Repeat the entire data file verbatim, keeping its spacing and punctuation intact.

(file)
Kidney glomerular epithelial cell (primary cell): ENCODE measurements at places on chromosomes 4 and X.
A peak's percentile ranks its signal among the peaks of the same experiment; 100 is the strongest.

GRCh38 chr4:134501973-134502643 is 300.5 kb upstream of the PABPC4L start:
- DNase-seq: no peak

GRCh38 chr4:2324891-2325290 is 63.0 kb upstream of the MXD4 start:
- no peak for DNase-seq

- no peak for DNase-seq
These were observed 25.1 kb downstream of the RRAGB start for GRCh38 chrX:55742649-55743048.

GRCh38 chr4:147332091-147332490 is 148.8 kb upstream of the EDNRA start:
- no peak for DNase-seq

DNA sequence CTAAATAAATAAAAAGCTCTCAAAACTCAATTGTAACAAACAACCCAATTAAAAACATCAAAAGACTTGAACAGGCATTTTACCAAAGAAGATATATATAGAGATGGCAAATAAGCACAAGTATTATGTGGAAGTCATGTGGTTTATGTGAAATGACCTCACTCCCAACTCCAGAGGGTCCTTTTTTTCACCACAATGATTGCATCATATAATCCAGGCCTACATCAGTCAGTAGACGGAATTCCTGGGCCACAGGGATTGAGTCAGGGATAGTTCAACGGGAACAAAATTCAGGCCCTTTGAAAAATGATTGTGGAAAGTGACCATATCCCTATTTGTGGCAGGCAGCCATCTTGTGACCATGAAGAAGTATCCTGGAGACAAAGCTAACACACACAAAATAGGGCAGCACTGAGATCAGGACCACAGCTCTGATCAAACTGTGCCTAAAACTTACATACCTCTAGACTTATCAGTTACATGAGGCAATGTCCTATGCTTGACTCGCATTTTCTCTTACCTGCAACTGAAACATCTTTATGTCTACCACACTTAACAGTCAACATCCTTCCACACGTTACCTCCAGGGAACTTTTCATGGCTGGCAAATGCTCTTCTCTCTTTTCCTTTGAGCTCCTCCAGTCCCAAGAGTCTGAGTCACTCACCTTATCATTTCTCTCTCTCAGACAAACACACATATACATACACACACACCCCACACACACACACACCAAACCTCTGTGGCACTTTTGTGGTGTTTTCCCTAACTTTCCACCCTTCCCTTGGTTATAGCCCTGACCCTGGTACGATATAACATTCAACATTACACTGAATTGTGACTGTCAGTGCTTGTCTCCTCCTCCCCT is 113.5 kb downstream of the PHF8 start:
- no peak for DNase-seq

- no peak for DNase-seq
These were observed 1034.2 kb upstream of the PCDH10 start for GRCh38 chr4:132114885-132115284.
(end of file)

Kidney glomerular epithelial cell (primary cell): ENCODE measurements at places on chromosomes 4 and X.
A peak's percentile ranks its signal among the peaks of the same experiment; 100 is the strongest.

GRCh38 chr4:134501973-134502643 is 300.5 kb upstream of the PABPC4L start:
- DNase-seq: no peak

GRCh38 chr4:2324891-2325290 is 63.0 kb upstream of the MXD4 start:
- no peak for DNase-seq

- no peak for DNase-seq
These were observed 25.1 kb downstream of the RRAGB start for GRCh38 chrX:55742649-55743048.

GRCh38 chr4:147332091-147332490 is 148.8 kb upstream of the EDNRA start:
- no peak for DNase-seq

DNA sequence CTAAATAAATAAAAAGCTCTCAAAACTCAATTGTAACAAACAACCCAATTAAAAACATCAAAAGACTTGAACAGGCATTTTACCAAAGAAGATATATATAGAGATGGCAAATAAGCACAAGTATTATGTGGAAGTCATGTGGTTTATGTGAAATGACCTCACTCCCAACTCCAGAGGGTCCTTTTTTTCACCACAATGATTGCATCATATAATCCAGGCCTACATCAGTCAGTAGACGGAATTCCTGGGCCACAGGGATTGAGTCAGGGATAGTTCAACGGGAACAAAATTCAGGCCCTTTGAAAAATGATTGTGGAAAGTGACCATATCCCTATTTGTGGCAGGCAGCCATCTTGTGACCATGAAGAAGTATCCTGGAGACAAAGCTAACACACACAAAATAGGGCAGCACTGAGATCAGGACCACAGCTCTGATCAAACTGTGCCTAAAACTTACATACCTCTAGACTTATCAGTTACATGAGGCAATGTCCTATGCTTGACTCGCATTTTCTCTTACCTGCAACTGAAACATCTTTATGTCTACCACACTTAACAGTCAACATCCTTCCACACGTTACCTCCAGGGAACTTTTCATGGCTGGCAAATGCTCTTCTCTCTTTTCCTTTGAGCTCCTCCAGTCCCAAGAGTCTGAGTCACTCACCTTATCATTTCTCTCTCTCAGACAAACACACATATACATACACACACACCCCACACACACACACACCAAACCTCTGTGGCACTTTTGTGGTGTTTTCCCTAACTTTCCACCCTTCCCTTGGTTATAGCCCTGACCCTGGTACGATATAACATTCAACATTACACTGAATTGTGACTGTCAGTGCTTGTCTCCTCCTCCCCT is 113.5 kb downstream of the PHF8 start:
- no peak for DNase-seq

- no peak for DNase-seq
These were observed 1034.2 kb upstream of the PCDH10 start for GRCh38 chr4:132114885-132115284.